Publication: Intervening opportunities between home and college: Students’ geographic mobility by college type
Lisa Birnbaum and Kröner, S. published together with colleges from Harvard University an article on “Intervening opportunities between home and college: Students’ geographic mobility by college type” in Community College Journal of Research and Practice.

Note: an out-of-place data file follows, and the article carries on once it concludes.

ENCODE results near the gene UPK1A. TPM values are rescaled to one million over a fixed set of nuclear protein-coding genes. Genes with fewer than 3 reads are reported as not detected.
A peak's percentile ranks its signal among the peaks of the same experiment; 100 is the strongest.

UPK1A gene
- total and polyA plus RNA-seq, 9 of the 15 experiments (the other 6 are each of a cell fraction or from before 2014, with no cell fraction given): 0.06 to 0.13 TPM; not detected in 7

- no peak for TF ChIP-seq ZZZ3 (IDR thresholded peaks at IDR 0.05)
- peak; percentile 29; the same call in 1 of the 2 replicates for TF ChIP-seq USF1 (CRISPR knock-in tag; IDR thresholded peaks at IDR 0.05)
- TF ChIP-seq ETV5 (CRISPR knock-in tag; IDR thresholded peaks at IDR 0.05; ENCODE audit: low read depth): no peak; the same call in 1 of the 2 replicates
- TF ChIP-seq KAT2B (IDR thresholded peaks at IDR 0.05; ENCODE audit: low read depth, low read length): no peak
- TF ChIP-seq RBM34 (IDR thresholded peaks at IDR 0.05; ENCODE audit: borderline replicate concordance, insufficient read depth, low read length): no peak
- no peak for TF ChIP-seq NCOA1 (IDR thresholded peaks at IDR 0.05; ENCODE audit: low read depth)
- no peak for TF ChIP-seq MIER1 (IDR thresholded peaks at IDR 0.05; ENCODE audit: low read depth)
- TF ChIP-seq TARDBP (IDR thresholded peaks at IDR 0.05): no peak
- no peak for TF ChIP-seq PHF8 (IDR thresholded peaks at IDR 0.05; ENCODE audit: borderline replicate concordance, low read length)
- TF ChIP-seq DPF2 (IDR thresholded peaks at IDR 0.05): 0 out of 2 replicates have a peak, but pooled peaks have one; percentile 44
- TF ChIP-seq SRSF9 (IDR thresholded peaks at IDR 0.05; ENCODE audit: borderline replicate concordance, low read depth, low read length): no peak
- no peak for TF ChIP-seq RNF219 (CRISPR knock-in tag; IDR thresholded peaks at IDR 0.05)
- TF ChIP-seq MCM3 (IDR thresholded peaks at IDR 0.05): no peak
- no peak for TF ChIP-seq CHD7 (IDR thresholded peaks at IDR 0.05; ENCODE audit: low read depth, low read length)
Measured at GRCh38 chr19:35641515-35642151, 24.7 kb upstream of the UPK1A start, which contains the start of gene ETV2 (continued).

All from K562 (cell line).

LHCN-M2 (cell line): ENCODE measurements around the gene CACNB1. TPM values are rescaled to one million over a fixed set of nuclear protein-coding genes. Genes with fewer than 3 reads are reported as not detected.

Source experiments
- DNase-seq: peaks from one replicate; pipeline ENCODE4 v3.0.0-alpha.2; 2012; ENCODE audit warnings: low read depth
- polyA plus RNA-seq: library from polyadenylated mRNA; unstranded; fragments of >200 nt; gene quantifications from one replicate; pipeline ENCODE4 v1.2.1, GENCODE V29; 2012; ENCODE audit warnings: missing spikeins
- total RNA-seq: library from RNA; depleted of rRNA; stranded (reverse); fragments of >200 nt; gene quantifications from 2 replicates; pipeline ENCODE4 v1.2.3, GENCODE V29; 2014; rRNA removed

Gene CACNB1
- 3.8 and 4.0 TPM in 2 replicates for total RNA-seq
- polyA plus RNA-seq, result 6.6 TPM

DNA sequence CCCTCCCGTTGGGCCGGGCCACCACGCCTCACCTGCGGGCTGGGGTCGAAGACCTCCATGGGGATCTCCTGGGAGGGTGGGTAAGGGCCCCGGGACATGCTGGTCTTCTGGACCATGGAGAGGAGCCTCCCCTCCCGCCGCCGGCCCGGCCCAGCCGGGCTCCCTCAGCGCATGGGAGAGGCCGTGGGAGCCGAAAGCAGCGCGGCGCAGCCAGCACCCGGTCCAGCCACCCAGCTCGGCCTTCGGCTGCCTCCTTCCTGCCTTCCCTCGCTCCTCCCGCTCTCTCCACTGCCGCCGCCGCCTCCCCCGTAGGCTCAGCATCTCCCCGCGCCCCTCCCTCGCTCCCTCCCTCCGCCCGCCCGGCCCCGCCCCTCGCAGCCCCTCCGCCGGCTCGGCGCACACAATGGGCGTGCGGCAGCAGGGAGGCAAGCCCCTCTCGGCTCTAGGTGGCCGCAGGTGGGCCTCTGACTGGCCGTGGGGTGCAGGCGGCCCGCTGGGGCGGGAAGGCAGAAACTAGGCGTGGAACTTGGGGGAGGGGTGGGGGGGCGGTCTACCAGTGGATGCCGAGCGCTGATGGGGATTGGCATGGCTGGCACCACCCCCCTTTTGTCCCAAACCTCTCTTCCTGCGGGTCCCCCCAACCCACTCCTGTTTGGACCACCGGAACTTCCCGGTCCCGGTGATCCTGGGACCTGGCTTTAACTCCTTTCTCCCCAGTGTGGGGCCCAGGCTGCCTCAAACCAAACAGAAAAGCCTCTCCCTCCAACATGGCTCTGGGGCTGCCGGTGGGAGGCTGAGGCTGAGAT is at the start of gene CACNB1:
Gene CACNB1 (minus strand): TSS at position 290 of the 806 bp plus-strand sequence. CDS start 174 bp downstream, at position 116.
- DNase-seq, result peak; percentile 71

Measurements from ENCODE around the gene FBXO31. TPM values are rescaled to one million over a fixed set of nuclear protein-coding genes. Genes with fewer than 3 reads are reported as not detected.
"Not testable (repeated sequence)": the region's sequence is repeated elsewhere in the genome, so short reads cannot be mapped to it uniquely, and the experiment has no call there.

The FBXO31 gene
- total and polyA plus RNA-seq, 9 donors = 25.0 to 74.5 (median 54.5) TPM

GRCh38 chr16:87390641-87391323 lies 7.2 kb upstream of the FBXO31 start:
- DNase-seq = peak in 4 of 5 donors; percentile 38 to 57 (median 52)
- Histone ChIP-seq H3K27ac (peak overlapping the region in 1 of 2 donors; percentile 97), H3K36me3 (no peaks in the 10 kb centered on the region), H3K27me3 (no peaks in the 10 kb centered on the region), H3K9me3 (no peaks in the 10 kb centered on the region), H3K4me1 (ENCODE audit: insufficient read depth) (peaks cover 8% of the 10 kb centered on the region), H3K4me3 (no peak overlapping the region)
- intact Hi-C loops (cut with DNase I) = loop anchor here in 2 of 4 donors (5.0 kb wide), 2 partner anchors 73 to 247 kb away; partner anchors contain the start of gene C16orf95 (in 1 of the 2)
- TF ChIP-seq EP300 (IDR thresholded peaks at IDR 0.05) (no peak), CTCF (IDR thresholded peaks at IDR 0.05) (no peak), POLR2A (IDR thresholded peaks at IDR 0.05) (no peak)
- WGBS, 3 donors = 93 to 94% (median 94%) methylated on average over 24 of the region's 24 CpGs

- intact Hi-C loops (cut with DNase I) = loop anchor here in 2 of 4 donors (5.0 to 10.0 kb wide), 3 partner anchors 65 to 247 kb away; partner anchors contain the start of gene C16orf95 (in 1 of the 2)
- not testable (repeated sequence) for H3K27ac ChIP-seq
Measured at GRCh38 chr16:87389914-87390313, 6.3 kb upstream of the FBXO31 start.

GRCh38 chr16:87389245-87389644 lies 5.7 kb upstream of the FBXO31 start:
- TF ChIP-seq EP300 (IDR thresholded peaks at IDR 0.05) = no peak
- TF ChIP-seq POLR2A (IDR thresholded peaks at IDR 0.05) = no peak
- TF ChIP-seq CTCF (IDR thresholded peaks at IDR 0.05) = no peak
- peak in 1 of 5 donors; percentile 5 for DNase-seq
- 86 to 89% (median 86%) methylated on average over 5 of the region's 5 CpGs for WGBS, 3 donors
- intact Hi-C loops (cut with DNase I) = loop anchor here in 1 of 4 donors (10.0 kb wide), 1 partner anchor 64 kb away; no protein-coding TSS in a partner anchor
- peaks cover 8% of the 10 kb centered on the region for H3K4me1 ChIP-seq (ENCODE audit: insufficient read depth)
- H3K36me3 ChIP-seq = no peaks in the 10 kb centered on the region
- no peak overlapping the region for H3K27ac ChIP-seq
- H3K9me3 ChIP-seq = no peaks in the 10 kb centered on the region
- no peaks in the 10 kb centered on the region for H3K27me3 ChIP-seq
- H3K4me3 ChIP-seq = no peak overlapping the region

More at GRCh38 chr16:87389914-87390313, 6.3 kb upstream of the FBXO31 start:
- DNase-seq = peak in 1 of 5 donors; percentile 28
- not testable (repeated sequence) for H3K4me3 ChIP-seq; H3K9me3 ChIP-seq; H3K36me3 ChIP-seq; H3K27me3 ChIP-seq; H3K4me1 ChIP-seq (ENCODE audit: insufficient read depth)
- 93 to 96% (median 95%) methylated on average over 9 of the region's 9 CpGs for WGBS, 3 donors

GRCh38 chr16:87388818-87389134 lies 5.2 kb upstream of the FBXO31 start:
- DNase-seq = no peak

This study compared the geographic mobility of community college students with that of students at other institutions of higher education. Using a sample of 7192 students at 39 institutions across the United States (13 community colleges, 14 public 4-year institutions, 12 private 4-year institutions), it employed the method of operationalizing geographic distance as the number of intervening opportunities between home and school. From normative life course theory, two main hypotheses were derived. Corroborating the first hypothesis, the catchment areas of the community colleges were found to be local and determined by proximity. Contrary to the second hypothesis, there was no interaction effect of gender and college type. Rather, women, on average, exhibited a lower degree of geographic mobility than did their male counterparts across all college types. Although there are certainly structural challenges inherent in the non-hegemonic life course strategy presented by community colleges, community colleges were found to fulfill their mission in terms of delivering an alternative to the hegemonic spatial element of expected geographic mobility in higher education.